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2014/10/20 Sisi's first 100 days - center for american progress

Center For American Progress

Sisi's First 100 Days
Center For American Progress
The economic, security, and political challenges are intertwined, and how Sisi navigates them will be critical to both his political legitimacy at home, as well as to the amount of support he can build and maintain from abroad, including from the ...


2014/10/20 Marc andreessen on why optimism is always the safest bet - new york magazine

New York Magazine

Marc Andreessen on Why Optimism Is Always the Safest Bet
New York Magazine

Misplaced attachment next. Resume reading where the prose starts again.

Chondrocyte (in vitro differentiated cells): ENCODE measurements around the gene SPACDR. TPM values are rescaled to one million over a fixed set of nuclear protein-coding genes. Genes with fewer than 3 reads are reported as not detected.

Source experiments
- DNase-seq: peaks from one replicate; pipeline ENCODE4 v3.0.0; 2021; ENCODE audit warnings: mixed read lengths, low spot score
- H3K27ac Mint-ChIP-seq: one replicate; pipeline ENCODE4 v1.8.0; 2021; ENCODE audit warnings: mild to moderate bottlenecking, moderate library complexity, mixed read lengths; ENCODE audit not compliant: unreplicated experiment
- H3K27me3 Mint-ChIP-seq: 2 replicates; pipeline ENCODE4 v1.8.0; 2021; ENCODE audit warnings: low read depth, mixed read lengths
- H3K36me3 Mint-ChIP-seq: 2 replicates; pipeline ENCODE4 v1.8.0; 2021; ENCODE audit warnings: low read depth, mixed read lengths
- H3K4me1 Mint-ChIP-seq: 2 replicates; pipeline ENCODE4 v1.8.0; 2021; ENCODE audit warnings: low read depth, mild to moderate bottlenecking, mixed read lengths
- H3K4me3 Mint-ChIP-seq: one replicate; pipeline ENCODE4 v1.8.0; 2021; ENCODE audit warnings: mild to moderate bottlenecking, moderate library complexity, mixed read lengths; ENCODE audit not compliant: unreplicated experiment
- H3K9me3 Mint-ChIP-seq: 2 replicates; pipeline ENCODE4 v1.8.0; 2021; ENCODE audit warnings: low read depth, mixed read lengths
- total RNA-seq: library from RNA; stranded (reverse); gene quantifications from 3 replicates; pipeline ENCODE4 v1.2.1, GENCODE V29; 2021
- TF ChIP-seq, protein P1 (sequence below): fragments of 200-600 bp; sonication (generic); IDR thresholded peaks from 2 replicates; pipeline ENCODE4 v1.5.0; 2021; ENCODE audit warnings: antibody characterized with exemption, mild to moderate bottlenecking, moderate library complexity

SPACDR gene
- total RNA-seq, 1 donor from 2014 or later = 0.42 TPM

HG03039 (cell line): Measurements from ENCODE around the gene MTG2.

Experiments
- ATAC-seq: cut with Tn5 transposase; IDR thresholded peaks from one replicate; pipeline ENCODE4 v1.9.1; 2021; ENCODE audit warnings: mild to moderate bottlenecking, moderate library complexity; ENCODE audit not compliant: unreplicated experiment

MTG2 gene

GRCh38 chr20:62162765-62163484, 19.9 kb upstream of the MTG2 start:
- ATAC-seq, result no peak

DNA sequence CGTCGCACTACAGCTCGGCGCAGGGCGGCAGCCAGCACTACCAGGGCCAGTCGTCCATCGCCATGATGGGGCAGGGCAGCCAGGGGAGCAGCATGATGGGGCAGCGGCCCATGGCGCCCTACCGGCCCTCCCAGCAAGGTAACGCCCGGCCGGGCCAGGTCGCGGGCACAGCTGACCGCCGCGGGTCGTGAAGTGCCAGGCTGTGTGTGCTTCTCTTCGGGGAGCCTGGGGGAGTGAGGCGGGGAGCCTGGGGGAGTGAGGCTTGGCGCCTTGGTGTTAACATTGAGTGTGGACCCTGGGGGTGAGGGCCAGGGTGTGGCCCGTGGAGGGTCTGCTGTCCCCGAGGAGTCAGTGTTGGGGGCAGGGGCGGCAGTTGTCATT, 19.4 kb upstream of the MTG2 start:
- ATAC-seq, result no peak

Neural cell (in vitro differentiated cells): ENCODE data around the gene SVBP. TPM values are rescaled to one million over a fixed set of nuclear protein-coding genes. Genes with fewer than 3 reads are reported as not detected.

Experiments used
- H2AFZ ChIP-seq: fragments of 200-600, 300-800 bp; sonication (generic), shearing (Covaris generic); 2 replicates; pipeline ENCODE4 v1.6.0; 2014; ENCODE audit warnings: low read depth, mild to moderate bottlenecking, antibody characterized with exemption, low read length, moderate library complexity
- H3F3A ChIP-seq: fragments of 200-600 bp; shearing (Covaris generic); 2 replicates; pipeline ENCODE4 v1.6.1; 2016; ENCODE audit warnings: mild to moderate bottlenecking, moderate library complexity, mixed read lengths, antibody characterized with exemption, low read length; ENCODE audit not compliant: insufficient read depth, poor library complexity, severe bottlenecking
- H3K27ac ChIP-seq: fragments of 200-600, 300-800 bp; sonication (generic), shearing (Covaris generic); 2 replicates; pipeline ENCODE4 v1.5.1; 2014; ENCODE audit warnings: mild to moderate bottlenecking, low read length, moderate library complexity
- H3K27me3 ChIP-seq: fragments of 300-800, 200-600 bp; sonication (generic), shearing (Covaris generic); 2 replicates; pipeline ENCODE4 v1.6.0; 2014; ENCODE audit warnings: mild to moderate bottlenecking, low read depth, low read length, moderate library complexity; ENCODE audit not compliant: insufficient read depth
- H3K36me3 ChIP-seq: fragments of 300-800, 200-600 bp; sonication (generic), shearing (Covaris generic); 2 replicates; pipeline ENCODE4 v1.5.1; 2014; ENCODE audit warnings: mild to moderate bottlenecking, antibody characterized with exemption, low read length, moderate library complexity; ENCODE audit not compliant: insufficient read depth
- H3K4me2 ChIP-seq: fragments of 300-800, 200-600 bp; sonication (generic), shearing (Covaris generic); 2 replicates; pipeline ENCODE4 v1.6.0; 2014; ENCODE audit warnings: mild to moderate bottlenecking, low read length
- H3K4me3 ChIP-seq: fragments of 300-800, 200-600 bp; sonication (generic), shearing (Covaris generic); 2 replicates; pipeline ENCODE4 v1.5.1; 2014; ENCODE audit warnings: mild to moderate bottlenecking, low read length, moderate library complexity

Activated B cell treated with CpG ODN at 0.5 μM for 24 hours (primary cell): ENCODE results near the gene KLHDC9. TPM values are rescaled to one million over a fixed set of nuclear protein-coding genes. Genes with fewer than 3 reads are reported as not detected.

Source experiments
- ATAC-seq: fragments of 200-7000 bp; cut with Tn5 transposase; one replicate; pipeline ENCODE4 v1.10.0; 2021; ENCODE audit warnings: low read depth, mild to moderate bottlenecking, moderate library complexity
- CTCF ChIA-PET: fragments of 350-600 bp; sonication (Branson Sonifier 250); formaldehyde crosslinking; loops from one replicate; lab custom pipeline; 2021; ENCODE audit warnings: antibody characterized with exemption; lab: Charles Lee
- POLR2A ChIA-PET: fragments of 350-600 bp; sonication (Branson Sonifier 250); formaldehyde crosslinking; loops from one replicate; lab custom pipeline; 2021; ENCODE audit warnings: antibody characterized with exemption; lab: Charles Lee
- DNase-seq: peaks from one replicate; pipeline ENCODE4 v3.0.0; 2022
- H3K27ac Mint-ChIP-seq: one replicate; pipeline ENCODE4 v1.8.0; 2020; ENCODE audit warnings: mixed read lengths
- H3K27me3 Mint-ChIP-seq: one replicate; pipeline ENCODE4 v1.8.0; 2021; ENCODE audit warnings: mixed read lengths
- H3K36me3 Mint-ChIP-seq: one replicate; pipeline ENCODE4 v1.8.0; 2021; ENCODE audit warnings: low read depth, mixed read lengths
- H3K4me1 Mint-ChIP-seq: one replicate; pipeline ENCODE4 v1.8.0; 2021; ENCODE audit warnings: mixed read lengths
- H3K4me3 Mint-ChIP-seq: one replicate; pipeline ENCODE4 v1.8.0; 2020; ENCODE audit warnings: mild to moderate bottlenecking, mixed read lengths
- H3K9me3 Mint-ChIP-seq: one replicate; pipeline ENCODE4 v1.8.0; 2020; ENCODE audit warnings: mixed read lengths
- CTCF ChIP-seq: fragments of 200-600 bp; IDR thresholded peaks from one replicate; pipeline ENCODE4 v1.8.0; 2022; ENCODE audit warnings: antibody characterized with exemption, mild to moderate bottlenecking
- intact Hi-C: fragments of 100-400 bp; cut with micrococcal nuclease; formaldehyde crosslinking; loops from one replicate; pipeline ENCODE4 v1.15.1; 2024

Technology in the U.S. is dead; economic growth in the U.S. is dead. All of the American kids were Gen-X slackers2Reality Bites, starring Ethan Hawke and Winona Ryder, and Kevin Smith's Clerks came out in 1994, the year Andreessen arrived in Silicon ...

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Bank definition from wikipedia: A bank is a financial intermediary that accepts deposits and channels those deposits into lending activities, either directly by loaning or indirectly through capital markets.
A bank is a financial intermediary that accepts deposits and channels those deposits into lending activities, either directly by loaning or indirectly through capital markets. A bank links customers that have capital deficits and customers with capital surpluses.